I’d like to quote an eloquent letter sent to me by psychiatrist Aliya Saeed: “physical searches are quite traumatic for many … including survivors of rape (who are unlikely to want the back of a stranger’s hand next to their crotch, and on their breasts, as practiced currently), transgender individuals, those with emotional and mental health issues, pubescent children, etc. Being forced into an arrest … in a crowded public place, because someone is perceived to be walking away from a checkpoint, instead of … being able to simply leave an intolerable situation, presents  an undue risk …. We know that people with mental illness are far more likely to end up at risk of harm in police encounters because they are often unable to communicate effectively or comply readily with police demands. This presents an unnecessary liability for the law enforcement, and an unacceptable risk…, especially [for] those with mental health issues, history of trauma, autism, or those with limited English proficiency.”

This legislation just isn’t needed – there is no gap in authority to take necessary action when officials reasonably suspect wrongdoing. Instead, this will cost us tax dollars without giving us any benefits while threatening travelers with totally unnecessary harm. This legislation should be withdrawn.

– This commentary was broadcast on WAMC Northeast Report, May 17, 2017.

[1] NYCLU Memorandum Re: Proposed Albany County Local Law E of 2016, establishing a secondary search protocal at Albany County Airport, submitted at a meeting of the Albany County Legislature, Monday, May 9, 2017.

The Code of Silence and the Stereotype of Bravery

March 8, 2016

It’s hard to explain to most people how serious the problems with the police are. Ideology makes people choose sides and blink reality. Urging change is treated by police as pure hostility. There are many good policemen doing everything they can to protect all of us. Equally clearly there are policemen who are there for the power trip from the uniform or from their weapons.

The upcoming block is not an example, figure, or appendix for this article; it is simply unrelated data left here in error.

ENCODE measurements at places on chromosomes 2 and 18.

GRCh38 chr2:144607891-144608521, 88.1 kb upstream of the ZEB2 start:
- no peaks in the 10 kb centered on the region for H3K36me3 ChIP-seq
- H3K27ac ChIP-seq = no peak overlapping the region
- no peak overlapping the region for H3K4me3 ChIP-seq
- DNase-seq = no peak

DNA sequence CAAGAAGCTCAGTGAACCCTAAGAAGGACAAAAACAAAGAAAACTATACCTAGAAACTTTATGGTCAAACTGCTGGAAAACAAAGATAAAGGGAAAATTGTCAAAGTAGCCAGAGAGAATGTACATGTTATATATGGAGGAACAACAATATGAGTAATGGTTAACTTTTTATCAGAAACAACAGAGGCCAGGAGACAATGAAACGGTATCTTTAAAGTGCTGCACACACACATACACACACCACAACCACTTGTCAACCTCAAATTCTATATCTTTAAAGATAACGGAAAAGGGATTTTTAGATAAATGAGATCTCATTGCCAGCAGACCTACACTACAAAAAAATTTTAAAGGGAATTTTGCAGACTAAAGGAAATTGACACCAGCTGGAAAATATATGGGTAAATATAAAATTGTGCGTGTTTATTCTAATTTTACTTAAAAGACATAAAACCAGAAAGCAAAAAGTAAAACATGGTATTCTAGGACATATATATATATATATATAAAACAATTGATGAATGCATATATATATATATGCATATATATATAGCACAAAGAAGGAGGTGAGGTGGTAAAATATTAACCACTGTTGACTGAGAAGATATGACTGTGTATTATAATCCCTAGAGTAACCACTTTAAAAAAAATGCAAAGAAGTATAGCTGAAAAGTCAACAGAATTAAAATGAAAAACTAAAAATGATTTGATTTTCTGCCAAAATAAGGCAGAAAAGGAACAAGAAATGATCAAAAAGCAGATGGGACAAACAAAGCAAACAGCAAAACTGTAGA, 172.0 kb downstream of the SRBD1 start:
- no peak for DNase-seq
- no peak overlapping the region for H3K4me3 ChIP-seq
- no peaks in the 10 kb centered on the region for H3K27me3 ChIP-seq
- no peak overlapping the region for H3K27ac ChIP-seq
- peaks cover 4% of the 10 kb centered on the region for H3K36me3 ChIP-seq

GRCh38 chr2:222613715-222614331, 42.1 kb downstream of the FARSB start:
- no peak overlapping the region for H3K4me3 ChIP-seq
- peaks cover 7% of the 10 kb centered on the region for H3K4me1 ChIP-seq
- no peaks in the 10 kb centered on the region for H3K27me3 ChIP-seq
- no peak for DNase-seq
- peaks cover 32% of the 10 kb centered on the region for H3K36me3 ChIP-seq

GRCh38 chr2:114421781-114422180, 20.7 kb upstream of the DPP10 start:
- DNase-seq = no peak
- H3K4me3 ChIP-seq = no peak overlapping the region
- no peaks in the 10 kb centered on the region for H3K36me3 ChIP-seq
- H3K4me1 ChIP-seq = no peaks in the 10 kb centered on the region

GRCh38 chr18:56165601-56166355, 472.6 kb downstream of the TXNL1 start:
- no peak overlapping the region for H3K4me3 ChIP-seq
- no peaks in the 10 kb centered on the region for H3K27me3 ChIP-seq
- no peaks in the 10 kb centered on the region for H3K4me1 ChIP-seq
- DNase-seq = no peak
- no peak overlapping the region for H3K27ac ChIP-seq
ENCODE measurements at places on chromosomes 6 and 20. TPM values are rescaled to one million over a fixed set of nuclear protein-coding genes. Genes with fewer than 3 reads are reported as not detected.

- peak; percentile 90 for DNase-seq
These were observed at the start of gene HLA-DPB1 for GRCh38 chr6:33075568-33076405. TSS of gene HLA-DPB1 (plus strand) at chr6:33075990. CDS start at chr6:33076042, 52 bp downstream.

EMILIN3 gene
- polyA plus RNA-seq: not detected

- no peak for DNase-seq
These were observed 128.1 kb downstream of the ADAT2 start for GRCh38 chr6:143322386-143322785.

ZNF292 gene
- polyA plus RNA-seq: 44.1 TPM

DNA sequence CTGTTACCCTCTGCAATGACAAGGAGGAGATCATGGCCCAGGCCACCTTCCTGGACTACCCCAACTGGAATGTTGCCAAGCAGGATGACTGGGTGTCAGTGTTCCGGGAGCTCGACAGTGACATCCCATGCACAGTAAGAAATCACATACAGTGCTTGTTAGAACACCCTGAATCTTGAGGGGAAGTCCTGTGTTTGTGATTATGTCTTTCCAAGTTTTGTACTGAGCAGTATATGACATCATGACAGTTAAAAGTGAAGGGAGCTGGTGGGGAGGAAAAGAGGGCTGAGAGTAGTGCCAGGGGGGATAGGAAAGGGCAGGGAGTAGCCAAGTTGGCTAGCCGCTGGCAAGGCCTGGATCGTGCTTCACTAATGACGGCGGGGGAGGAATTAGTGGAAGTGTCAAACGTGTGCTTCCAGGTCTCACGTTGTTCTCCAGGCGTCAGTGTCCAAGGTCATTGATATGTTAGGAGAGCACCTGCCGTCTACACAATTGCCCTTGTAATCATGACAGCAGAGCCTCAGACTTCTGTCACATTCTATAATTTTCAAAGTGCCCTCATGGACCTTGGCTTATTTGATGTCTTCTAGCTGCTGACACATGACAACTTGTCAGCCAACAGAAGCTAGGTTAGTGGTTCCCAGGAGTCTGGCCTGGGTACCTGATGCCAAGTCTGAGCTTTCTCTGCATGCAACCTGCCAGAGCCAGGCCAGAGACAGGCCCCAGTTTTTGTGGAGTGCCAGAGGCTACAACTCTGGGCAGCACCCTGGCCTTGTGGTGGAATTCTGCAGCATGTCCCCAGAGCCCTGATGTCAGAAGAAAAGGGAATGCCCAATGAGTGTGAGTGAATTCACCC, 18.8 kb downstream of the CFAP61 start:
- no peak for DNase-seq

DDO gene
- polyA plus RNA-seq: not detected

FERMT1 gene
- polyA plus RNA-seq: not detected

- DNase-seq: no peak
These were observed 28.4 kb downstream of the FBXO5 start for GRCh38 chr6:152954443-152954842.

But their solidarity and their code of silence make it a much more serious problem, making all criticism out of bounds and protecting policemen who commit serious crimes or abuses.

Sometimes victim’s families win civil suits but the city pays, which means you and me pay, while the officers will be indemnified. That’s not nearly good enough.

Some police were so brave that they were terrified by a man reaching for his front door key and pulverized him with 41 shots. So brave that a Black man in a winter coat, walking like he had a bad knee, a limp or a package – suggests a gun to them and the encounter ends with his death. Or they decide to take what they think the law is into their own hands in a deliberately rough a ride before considering a trip to the hospital, recently ending one victim’s life in Baltimore. I don’t buy stereotypes, including stereotypes of the police. My blood curdles when officers who should be brave and careful shoot unarmed and law-abiding Black men in the back saying they were scared.

Of course it’s now legal to carry guns. But not for African-American men. It’s not even legal for African-American men to look like they might be carrying a gun because it scares our policemen and someone often dies. Of course the rest of us are not supposed to react that way – we’d be charged with murder.

We call the police the finest – but many can’t deal with any but instantaneous obedience and agreement. Objections are often met with charges of resisting arrest or interfering with a police officer. My advice to anyone stopped by the police is to sound apologetic and compliant but say absolutely nothing except your desire to talk to an attorney – politely. It’s my advice to stay alive. But too many don’t get the message. They’re Americans who “know their rights” and they’re angry when they’re stopped for no good reason. They don’t respect people who fly off the handle at the first sign of disagreement, using their weapons to get “respect” for the cops.